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How to Change A Tire

It’s a necessary skill for all drivers to learn how to safely change a tire in an emergency situation. You may be faced with a situation where calling for assistance may not be an option, and flat tires can occur anywhere. Fortunately, learning how to change a tire is very simple, and can also help you save money when it comes to changing your tires over from summer to winter tires and vice-versa. Read on to learn more about tire changing, so you can tackle the task with confidence.

Items You’ll Need

First, let’s go over all the essential tools you will need to change your tire safely and effectively:

  • Jack
  • Lug Wrench
  • Fully-Inflated Spare Tire
  • Vehicle Owners Manual

These items should also come with your vehicle, and should be replaced immediately if you do not possess them. Other helpful items to consider keeping in your vehicle include:

  • Flashlight
  • Raincoat
  • Wheel Wedges
  • Gloves
  • 2x6 Wood Block (to help secure the Jack)

Steps to Changing a Tire

1. Find a Safe Location

When possible, try to find a safe place to change your tire. The side of a highway, or inclined hill slope, are not ideal places to change your tire. A straight road with wide shoulders, or a parking lot, are ideal places to change your tire. While you may be inclined to change a tire as soon as you realize it’s flat, it’s far better to find a safe space to change it rather than being potentially hit by another vehicle.

2. Turn on Your Hazards & Apply the Parking Brake

Once stopped, always turn on your hazard lights if you’ve chosen a road shoulder as your place to change the tire. Apply your parking brake to minimize the chances of your vehicle rolling.

3. Apply Wheel Wedges

For additional security on slightly inclined surfaces, consider utilizing wheel wedges on the tires that do not need to be changed, to help secure your vehicle in position. Large rocks or bricks also work as wedges if you do not have dedicated chalks.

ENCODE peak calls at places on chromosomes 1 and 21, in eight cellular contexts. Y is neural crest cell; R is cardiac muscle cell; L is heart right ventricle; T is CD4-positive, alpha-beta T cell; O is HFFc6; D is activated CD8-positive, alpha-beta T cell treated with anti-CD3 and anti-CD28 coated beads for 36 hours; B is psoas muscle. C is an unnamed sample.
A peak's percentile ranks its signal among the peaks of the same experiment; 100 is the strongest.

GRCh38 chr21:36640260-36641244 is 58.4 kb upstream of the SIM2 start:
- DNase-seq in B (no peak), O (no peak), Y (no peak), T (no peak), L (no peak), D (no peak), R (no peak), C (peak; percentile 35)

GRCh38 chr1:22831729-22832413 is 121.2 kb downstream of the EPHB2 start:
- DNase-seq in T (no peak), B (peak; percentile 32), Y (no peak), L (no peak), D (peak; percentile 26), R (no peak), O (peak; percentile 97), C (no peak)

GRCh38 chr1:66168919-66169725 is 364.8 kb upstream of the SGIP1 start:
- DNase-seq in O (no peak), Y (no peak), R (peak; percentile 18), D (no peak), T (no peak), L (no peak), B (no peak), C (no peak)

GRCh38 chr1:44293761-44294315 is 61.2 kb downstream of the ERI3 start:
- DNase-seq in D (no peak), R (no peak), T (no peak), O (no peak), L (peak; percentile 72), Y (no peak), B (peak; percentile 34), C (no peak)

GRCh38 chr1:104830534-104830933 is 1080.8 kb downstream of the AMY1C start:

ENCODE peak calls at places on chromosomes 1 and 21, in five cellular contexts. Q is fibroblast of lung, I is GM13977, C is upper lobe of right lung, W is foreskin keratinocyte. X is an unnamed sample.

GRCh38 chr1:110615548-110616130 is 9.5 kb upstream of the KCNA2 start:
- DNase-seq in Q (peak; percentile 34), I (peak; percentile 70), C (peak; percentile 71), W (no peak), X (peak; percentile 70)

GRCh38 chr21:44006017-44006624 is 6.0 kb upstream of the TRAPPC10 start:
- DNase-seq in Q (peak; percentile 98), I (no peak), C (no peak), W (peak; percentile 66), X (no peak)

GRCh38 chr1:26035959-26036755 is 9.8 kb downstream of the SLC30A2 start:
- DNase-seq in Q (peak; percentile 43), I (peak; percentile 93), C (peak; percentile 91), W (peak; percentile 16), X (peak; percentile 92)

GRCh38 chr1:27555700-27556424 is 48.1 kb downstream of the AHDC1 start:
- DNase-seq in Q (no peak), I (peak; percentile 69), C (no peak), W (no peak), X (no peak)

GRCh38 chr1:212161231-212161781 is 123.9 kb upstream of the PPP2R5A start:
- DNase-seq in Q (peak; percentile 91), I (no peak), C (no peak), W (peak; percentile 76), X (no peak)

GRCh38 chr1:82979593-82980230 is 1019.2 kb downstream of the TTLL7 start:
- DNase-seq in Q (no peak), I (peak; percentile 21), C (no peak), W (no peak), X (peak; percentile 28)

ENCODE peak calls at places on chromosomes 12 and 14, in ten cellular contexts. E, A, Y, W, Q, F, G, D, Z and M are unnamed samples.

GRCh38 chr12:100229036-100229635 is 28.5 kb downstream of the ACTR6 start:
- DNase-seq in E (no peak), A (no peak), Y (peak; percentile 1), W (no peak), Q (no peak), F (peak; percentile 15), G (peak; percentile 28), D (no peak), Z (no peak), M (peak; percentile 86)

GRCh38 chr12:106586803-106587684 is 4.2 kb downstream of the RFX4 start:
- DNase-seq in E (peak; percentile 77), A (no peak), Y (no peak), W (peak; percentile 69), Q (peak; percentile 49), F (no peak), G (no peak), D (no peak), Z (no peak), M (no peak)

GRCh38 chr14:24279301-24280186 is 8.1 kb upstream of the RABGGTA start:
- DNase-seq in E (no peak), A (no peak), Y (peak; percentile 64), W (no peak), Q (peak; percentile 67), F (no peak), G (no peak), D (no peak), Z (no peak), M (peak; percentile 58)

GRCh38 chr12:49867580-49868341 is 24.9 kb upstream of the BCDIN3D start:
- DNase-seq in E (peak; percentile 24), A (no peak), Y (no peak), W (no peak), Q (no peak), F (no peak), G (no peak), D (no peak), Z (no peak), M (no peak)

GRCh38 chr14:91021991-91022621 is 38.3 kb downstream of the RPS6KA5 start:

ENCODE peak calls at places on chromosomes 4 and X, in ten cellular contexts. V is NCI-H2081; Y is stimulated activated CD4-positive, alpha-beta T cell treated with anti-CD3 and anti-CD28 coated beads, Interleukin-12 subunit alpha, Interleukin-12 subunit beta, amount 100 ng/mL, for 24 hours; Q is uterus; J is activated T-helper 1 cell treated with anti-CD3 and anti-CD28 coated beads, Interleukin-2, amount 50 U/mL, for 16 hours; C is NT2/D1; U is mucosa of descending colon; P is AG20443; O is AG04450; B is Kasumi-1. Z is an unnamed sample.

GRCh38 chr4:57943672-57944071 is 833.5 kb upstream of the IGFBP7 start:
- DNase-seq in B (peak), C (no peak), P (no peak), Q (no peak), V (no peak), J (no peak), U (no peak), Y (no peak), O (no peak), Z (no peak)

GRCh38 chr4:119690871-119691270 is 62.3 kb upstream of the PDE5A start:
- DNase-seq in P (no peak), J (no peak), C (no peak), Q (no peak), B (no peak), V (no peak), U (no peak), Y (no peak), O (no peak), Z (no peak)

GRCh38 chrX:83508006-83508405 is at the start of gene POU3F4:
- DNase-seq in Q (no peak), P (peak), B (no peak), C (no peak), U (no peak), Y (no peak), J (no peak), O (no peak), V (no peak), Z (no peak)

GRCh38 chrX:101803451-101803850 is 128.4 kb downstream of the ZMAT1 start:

4. Remove Hubcap & Loosen Lug Nuts

If your vehicle has a hub cap covering the lug nuts, remove the cap by following the instructions of your vehicle owner's manual (if your wheels are Stock models). Usually a flathead screwdriver or Hex Key will work. Once the hubcap is removed, loosen the lug nuts counterclockwise until you break resistance. Do not remove the lug nuts yet though, usually a ¼ or ½ turn is sufficient.

5. Place & Raise the Jack Under the Vehicle

Once the lugnuts on the wheel you want to swap are loosened. Place the jack under your vehicle, and raise it so it lifts the vehicle from its frame. Most vehicles have a dedicated spot for placing the jack under your vehicle, so consult your owners manual before lifting the vehicle off the ground. For extra safety, consider placing a 2x6 block of wood in the jack to reduce the risk of it setting under the vehicle weight. Raise the jack so the vehicle tire you want to change is about 6” off the ground.

6. Unscrew Lug Nuts and Remove the Tire

Since you’ve loosened the lug nuts earlier, they’ll be easier to remove now. Then pull the tire off the lug bolts (be careful not to hurt your back), and set it to the side so it doesn’t roll away.

7. Mount New Tire on Lug Bolts

Now, place the new tire on the lug bolts. Once firmly on the bolts, screw the lug nuts on by hand until you meet resistance.

8. Lower the Vehicle and Tighten the Lug Nuts

Lower your vehicle gently just so the tire is slightly resting on the ground, but NOT so that the full weight is on the ground. At this point, you should tighten the lug nuts with the wrench, turning clockwise, as much as you can. Alternate tightening the lug nuts diagonal from each other until all are tightened, do not go around in a circle. Push down on the lug wrench with the full weight of your body.

9. Lower the Vehicle Completely & Replace the Hub Cap

After fully tightening the lug nuts, now you can lower the vehicle 100%, and replace the hub cap on the new tire (if necessary).

10. Stow All Equipment & Check Tire Pressure

Put all your tools, equipment, and tire back in your vehicle before leaving. Additionally, it’s always best practice to check the tire pressure of your newly-placed tire before you take off. If your tire is low, consider driving slowly to a service station immediately.

11. Take Deflated Tires to Technician (If Necessary)

If you’ve replaced a flat tire, it’s important to take it to a technician as soon as possible. Spare tires are not designed for highway speeds or long distances, so drive cautiously until you can get your tire repaired or replaced.

And there you have it, your full guide on how to safely change a tire. Now you’re prepared for any emergency tire situation while driving, or can effectively change over your seasonal tires on your own. For everything tires, check out Mac Lang Orillia’s Service & Parts departments, where we’ll help you find the best tires suitable for your vehicle. Get in touch with us today to get started.